Any competitive set-top box product must have a facility for displaying on-screen display (OSD) graphics. These appear on-screen as graphic elements overlaid on the video signal, and may for example be used to provide channel identifiers (e.g. BBC1, BBC2, etc) and volume level indicators. OSD graphics are stored as bitmap images in the main SDRAM. A bitmap comprises a colour code for each pixel to be displayed on the screen, at a position within a two dimensional storage array which reflects the actual screen resolution. The colour code can be in various formats, each requiring a different number of bits ranging, typically, from 4 to 32 bits. The formats encompass true, or direct, colour representations in which a number of bits are allocated to each colour component (RGB or luma/chroma), through to a colour code which represents a limited choice out of a range of colours defined by the originator. When the bitmap is to be displayed, this code is translated to a real colour through a lookup table stored in the SDRAM.
The SDRAM also provides two areas referred to here as OSD frame stores. Each OSD frame store is an area of memory mapped to the television display, i.e. each memory element of the frame store is mapped to a corresponding pixel of the display. The OSD graphics to be overlaid on a video frame are loaded into a frame store prior to display. The frame store date is then read out, line by line, and passed to a mixer where it is mixed with the video data. Mixing may be done using a process known as “alpha blending” which allows image data to be layered, with underlying layers being visible to a greater or lesser extent. Whilst data is being read from one OSD frame store, the other OSD frame store is being loaded with the data for the next frame. Typically, the SDRAM also provides a pair of video frame stores which are loaded with video data. Data is read from each of the video frame stores in turn, for mixing with the OSD data.
A typical OSD or graphics screen consists of a number of separate, but smaller, bitmaps (“objects”) which are put together (or composed) at display time. With the frame store approach these objects must be copied from their normal storage area into the correct position in the complete frame store. If an object is repeated, it has to be copied more than once, i.e. it has to be copied to several positions in the frame store. Every time an object moves (e.g. during an animation sequence) the complete frame store must be re-composed. The need to fill the background space between individual objects also complicates the frame store composition process.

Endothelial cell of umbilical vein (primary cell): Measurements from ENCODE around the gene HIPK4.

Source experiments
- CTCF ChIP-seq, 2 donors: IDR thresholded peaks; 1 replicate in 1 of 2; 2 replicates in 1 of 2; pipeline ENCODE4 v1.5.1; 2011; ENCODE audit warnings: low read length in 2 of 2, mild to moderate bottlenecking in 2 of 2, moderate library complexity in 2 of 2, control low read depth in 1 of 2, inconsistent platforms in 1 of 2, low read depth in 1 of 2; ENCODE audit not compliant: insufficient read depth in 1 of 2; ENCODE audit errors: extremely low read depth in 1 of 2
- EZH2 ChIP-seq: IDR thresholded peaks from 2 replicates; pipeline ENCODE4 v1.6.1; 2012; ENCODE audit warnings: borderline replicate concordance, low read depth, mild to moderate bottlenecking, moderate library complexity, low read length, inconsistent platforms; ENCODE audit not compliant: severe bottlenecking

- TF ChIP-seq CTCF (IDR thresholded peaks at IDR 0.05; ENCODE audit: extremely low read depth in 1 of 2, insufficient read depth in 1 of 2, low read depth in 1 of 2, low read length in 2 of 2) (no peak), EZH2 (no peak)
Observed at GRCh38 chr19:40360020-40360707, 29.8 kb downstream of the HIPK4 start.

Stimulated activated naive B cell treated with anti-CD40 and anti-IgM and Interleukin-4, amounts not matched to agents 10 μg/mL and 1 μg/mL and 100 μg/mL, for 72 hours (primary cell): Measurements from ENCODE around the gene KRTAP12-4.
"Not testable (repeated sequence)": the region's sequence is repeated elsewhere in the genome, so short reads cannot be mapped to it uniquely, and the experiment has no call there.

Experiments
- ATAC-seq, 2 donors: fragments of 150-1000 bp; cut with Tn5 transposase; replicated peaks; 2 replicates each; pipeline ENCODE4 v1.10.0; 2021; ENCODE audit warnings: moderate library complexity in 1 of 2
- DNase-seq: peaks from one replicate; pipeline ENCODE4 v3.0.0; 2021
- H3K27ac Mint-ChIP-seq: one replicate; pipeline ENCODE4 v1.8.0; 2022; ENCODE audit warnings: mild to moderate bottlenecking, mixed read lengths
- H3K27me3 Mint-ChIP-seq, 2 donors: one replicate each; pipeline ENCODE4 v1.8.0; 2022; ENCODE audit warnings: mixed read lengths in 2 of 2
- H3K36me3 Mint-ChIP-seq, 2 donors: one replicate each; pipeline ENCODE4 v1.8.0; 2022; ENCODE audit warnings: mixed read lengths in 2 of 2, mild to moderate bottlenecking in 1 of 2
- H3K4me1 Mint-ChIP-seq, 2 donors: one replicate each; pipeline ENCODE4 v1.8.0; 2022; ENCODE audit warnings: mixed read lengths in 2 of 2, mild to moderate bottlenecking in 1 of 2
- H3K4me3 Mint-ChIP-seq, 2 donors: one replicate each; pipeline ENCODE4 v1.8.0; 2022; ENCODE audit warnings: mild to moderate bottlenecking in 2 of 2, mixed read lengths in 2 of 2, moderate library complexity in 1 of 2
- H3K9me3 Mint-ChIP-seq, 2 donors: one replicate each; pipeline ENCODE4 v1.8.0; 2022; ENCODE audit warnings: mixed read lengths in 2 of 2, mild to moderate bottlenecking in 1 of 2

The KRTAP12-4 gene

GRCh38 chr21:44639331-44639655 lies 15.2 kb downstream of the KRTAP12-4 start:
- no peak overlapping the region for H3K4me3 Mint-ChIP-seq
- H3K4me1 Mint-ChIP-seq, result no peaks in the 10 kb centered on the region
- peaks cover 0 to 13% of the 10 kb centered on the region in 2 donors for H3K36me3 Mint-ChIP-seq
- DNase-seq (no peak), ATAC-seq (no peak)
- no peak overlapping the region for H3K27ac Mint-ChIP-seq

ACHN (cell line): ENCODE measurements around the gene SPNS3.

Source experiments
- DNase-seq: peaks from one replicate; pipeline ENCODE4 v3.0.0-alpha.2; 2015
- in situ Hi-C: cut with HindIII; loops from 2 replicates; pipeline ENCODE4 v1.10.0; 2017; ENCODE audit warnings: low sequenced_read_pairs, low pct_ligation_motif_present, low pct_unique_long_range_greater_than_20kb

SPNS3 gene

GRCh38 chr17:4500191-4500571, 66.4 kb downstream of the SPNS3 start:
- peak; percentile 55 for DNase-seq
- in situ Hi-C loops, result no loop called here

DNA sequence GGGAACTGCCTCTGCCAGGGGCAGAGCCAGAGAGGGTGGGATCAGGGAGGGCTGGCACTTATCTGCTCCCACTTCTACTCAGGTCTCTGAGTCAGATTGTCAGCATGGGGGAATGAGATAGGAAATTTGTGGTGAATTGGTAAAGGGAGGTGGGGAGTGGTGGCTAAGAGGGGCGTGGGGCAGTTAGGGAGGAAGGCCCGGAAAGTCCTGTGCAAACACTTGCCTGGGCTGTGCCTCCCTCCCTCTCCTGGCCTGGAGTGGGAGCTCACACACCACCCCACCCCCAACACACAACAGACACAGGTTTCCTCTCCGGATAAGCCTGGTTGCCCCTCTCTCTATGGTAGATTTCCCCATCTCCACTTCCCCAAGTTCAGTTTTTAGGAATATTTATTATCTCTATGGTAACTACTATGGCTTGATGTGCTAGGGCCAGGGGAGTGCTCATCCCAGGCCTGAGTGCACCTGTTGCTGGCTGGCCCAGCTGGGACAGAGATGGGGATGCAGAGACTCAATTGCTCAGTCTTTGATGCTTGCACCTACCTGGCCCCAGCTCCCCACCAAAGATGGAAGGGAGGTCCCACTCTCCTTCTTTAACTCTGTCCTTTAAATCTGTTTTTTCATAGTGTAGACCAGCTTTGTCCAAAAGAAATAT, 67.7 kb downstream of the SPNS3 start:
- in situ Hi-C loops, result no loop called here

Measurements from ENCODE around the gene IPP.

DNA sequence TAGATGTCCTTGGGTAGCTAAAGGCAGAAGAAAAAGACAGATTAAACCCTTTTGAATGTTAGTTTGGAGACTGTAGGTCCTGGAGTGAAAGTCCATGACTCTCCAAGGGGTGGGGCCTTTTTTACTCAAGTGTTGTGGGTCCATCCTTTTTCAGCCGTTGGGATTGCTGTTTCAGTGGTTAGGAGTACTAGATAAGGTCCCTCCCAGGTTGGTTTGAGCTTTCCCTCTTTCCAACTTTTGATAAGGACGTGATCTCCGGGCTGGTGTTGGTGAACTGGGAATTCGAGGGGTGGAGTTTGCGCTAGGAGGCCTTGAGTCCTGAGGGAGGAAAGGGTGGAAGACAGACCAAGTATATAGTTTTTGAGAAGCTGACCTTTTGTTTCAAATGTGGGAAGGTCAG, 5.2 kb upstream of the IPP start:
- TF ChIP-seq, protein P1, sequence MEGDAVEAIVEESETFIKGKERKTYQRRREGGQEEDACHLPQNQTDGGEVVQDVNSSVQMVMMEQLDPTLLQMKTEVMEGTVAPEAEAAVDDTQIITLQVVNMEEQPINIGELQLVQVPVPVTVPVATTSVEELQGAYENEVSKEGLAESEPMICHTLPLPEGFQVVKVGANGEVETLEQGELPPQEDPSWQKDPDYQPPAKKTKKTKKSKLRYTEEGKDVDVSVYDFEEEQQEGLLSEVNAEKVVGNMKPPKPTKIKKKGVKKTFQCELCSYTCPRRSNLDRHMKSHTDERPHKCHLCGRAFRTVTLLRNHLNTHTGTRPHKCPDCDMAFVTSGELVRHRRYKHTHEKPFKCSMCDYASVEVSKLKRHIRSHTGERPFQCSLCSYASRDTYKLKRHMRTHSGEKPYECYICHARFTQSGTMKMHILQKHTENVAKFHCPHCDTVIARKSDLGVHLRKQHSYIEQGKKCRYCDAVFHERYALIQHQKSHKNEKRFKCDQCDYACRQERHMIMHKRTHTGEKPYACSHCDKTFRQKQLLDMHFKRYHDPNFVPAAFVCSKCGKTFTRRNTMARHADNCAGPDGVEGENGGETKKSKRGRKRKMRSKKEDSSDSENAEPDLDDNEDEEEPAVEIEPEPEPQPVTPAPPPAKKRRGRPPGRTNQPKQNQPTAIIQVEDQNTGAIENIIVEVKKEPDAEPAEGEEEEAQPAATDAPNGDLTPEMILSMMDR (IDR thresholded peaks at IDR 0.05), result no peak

The copying of pixels belonging to an object is done using software running on the main processor of the set-top box. This is a time consuming process, wasting much of the power of the main processor and the available access bandwidth in the common storage area (i.e. the maximum rate at which data can be written to and read from the SDRAM). The software copying of a pixel is known as a BitBlt operation, and is sometimes assisted by a special hardware BitBlt Processor. However, this does not reduce the storage bandwidth requirements.
With the frame store approach, the whole contents of the OSD frame store is read out at the screen display rate. This represents an extremely inefficient use of processing power and of the memory bandwidth, given that the OSD or graphic to be displayed often occupies only a small area of the screen (or several small areas of the screen), with video occupying the rest of the screen.
In order to reduce the processing and memory bandwidth requirements, hardware in present generation Digital TV Systems uses the concept of planes (usually four) and regions in order to construct a user screen. Planes allow backgrounds, still video, and OSD to be overlaid with a fixed priority order, and then merged with the decoded video. Regions are bitmap areas in the OSD plane, which are usually smaller than the display screen but which have the same pixel resolution and use a common colour lookup table. Unfortunately, hardware restrictions prevent regions from occupying the same TV line, never mind actually overlapping with a specified display priority.